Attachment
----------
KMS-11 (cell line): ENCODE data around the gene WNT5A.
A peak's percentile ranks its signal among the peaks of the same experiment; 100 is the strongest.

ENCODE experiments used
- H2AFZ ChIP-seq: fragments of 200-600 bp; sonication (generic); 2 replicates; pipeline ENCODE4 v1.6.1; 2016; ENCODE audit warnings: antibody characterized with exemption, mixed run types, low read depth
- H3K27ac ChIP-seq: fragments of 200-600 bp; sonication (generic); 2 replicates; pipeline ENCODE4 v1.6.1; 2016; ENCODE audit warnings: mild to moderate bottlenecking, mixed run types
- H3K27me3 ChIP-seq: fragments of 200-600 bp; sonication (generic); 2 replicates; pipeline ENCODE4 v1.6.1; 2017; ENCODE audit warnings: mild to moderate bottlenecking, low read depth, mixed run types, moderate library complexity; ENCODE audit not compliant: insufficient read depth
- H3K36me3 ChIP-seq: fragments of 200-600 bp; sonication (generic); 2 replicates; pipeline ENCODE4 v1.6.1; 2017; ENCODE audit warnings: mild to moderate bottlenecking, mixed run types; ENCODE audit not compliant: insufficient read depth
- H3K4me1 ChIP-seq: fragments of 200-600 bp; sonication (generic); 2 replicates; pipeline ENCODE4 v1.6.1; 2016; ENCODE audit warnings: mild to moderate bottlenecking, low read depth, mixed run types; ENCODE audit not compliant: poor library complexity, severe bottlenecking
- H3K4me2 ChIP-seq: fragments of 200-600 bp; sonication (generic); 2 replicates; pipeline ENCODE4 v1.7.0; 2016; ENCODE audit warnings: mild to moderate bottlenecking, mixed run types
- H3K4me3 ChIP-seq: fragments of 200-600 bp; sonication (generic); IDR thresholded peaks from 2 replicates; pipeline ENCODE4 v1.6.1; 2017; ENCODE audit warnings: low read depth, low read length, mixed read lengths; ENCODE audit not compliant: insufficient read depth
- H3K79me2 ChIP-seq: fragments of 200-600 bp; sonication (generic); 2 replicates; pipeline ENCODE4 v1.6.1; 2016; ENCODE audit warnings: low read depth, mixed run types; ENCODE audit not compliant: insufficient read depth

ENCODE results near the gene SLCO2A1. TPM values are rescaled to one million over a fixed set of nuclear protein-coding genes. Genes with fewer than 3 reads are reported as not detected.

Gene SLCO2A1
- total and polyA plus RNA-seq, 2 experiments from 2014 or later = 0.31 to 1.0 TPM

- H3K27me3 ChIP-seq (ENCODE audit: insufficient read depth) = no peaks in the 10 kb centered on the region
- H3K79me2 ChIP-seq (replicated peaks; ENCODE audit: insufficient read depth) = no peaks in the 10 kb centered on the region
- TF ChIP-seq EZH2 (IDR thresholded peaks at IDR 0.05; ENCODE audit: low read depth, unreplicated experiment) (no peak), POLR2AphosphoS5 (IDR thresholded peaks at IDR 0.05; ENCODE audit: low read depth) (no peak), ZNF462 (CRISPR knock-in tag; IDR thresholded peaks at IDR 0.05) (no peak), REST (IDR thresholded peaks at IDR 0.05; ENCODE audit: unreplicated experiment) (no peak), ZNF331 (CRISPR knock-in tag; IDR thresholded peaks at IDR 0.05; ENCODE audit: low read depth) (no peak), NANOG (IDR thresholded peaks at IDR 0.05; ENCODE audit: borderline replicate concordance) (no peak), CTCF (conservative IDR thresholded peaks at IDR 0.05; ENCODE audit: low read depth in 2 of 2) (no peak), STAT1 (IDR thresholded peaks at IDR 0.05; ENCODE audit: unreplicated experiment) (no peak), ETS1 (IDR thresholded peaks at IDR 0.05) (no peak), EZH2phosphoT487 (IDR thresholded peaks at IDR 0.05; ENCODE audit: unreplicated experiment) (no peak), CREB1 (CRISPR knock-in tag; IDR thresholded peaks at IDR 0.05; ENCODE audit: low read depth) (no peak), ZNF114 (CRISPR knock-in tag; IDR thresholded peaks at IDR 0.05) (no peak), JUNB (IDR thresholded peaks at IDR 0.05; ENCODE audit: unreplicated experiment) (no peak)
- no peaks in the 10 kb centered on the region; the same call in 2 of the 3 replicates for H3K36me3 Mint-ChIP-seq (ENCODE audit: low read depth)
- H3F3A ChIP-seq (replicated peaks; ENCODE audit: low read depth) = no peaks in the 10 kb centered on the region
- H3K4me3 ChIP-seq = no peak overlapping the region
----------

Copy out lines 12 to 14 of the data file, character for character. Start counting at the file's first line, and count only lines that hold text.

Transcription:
ENCODE results near the gene SLCO2A1. TPM values are rescaled to one million over a fixed set of nuclear protein-coding genes. Genes with fewer than 3 reads are reported as not detected.

Gene SLCO2A1
- total and polyA plus RNA-seq, 2 experiments from 2014 or later = 0.31 to 1.0 TPM